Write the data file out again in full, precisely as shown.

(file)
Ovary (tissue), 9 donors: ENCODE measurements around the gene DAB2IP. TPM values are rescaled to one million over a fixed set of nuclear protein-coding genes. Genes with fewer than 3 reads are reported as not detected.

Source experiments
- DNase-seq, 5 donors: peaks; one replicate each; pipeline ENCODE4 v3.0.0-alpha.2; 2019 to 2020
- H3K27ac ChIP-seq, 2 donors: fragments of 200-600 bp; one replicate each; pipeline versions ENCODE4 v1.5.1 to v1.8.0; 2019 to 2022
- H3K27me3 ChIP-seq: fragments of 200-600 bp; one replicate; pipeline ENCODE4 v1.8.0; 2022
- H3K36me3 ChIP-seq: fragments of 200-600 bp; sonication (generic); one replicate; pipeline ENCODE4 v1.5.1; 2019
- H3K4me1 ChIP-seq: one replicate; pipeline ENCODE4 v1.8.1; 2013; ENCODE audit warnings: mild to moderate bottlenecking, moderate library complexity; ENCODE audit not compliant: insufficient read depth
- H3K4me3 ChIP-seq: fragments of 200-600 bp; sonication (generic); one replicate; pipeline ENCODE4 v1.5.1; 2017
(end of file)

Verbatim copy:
Ovary (tissue), 9 donors: ENCODE measurements around the gene DAB2IP. TPM values are rescaled to one million over a fixed set of nuclear protein-coding genes. Genes with fewer than 3 reads are reported as not detected.

Source experiments
- DNase-seq, 5 donors: peaks; one replicate each; pipeline ENCODE4 v3.0.0-alpha.2; 2019 to 2020
- H3K27ac ChIP-seq, 2 donors: fragments of 200-600 bp; one replicate each; pipeline versions ENCODE4 v1.5.1 to v1.8.0; 2019 to 2022
- H3K27me3 ChIP-seq: fragments of 200-600 bp; one replicate; pipeline ENCODE4 v1.8.0; 2022
- H3K36me3 ChIP-seq: fragments of 200-600 bp; sonication (generic); one replicate; pipeline ENCODE4 v1.5.1; 2019
- H3K4me1 ChIP-seq: one replicate; pipeline ENCODE4 v1.8.1; 2013; ENCODE audit warnings: mild to moderate bottlenecking, moderate library complexity; ENCODE audit not compliant: insufficient read depth
- H3K4me3 ChIP-seq: fragments of 200-600 bp; sonication (generic); one replicate; pipeline ENCODE4 v1.5.1; 2017